The Aam Aadmi or Common Man’s Party won by a landslide in local Delhi elections this week after promising to clean up India's politics. Its challenge to mainstream parties with its brand of alternative politics will be tested as it rules the capital city for the next five years.
On the streets of Delhi, hawkers, vendors, auto rickshaw drivers and rickshaw pullers are all smiles after Aam Aadmi's astonishing victory.
They recall how they had become “free” when the party briefly ruled Delhi for 49 days last year. They say policemen stopped asking for bribes and they were not harassed by officials when they tried to get licenses or ration cards.
Aam Aadmi, which rose out of a street movement to combat corruption two years ago, decimated both India’s national parties, the Bharatiya Janata Party and the Congress Party, winning a historic 67 out of 70 sets in the Delhi Assembly.
The bedrock of its support was the city’s underclass, which makes up nearly two-thirds of the city’s 17 million people. To these residents struggling on less than $225 a month in vast slums or cramped homes, the prospect of not having to hand out petty bribes spells massive relief.
Founded by Arvind Kejriwal, a former tax inspector turned activist, the party made its political debut last year in Delhi, but quit after a brief spell because it lacked a majority. He was dismissed as an “agitator” with no stomach for governance. The party’s efforts to make a national presence flopped. Most thought it had no future.
But Kejriwal’s stunning comeback is being seen as a yearning for the promise he holds out - a much stronger focus on the underprivileged and cleaner politics. His party’s many promises include free water, cheaper electricity, more schools, affordable housing and free wifi.
Sanjay Kumar, director of the Center for Developing Societies in New Delhi, says national parties will have to pay attention.
“I think political parties would be more alerted now and they would try and make corrections," Kumar said. "Not only relying on alliances etc, but think of picking up issues which are connected to the day to day life of the people.”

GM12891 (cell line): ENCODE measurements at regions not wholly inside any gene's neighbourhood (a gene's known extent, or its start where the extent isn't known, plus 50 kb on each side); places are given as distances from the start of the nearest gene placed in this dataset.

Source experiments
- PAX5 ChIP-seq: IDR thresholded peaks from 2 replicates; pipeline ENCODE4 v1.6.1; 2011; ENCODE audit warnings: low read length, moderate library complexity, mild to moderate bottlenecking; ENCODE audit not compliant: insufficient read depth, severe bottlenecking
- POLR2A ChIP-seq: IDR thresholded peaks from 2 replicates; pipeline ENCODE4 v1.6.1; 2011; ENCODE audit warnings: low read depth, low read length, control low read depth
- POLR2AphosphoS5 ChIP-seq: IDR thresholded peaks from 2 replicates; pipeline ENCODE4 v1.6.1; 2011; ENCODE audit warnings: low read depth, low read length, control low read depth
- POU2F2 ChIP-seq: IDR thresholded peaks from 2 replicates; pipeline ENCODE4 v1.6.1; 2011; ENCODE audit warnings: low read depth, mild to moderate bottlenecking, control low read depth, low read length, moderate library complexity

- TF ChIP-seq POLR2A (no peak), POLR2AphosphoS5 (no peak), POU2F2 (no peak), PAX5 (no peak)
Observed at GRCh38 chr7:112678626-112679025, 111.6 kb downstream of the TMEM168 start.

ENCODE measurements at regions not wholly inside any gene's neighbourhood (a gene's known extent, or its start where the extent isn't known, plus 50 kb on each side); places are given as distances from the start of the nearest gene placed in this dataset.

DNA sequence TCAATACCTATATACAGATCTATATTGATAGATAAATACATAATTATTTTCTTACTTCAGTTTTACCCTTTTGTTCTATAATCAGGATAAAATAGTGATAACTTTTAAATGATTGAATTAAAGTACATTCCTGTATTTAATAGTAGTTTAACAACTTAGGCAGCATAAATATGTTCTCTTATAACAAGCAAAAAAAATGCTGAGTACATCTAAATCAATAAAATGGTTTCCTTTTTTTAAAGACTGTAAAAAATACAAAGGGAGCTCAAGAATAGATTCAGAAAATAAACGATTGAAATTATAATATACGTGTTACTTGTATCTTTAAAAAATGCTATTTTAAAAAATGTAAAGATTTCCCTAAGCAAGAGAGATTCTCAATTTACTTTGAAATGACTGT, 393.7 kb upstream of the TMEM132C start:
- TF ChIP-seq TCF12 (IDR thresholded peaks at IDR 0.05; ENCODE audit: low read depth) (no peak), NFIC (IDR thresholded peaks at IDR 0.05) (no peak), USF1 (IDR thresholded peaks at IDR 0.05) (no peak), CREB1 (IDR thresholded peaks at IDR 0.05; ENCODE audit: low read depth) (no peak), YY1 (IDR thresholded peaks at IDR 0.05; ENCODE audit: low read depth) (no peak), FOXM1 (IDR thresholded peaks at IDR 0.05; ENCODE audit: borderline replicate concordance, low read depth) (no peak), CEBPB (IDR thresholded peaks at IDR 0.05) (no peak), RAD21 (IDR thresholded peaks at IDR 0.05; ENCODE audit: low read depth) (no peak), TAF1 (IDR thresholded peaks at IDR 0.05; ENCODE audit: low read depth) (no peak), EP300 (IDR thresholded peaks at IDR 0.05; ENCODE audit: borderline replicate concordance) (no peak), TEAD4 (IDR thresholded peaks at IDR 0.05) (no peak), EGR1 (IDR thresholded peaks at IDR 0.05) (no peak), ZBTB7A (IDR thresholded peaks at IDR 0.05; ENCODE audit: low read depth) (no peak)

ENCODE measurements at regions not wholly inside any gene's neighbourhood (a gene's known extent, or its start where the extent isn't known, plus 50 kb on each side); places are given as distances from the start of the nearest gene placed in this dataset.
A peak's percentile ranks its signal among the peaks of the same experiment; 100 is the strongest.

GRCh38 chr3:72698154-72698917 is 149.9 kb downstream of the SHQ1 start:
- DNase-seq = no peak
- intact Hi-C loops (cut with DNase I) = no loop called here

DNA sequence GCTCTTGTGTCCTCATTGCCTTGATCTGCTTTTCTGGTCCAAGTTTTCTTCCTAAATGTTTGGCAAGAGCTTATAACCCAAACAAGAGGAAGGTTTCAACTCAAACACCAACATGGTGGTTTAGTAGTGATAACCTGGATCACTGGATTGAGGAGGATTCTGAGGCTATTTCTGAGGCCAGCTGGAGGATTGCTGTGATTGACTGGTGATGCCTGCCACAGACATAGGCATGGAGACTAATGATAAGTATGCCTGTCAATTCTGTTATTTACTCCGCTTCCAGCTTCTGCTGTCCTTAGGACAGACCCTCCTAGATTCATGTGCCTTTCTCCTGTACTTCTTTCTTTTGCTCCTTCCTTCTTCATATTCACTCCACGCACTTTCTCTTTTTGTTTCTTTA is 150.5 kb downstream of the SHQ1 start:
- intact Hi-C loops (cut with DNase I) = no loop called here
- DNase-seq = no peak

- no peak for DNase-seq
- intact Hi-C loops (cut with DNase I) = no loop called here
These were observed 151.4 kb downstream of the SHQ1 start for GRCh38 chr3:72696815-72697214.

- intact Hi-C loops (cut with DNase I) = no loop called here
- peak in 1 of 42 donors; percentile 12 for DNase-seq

After its huge win, party leader Yogendra Yadav said there will be an immediate focus on speeding up what poor people need most -- schools for their children and medical care.
“There are 220 schools which have been sanctioned, which actually never happened," Yadav noted. "There are so many hospitals which have been started, but which are awaiting inauguration, or awaiting completion awaiting for someone to be posted. So there are low lying fruits.”
The party, made up of a diverse group of young, energetic professionals, intellectuals, activists, and students, is also promising an alternative political culture. In a city where ministers and leaders live in sprawling bungalows and are seen on the roads with huge security convoys, Kejriwal vows to do away with what he calls the ruling elite’s “VIP culture.”
Kumar says the Aam Aadmi party stands apart from mainstream parties, which are often seen as elitist and aloof from ordinary people. But he says some compromises are already being made.
“Clean politics referred to having clean candidates, transparency in politics, less use of money, no use of black money in politics, and they thought this is how they are going to give alternative politics," he said. "In this election they have already moved a little away from that. There are question marks being raised about their candidates, the kind of money which Aam Aadmi party has spent, though it is far, far less than BJP, they can’t say they were short of money etc. "
Political observers say the party’s remarkable victory in Delhi could reignite its national ambitions and prompt it to make a debut in other cities. For starters, it is eyeing India’s IT capital, Bangalore, where civic polls are due in April.
But analysts warn that it must first cope with the enormous burden of expectation that it has roused among Delhi residents.
Harsh Singh, who renewed his commercial driver’s license without paying a bribe during the party’s time in power last year, is optimistic.
He says Aam Aadmi is an honest party and can handle the corruption we come across everyday. He says he is hopeful they can transform society.
The next five years will be crucial for the party, which must find the resources to provide amenities they have promised to the poor, live up to its promise of clean government, and convince skeptics that it can be politically viable.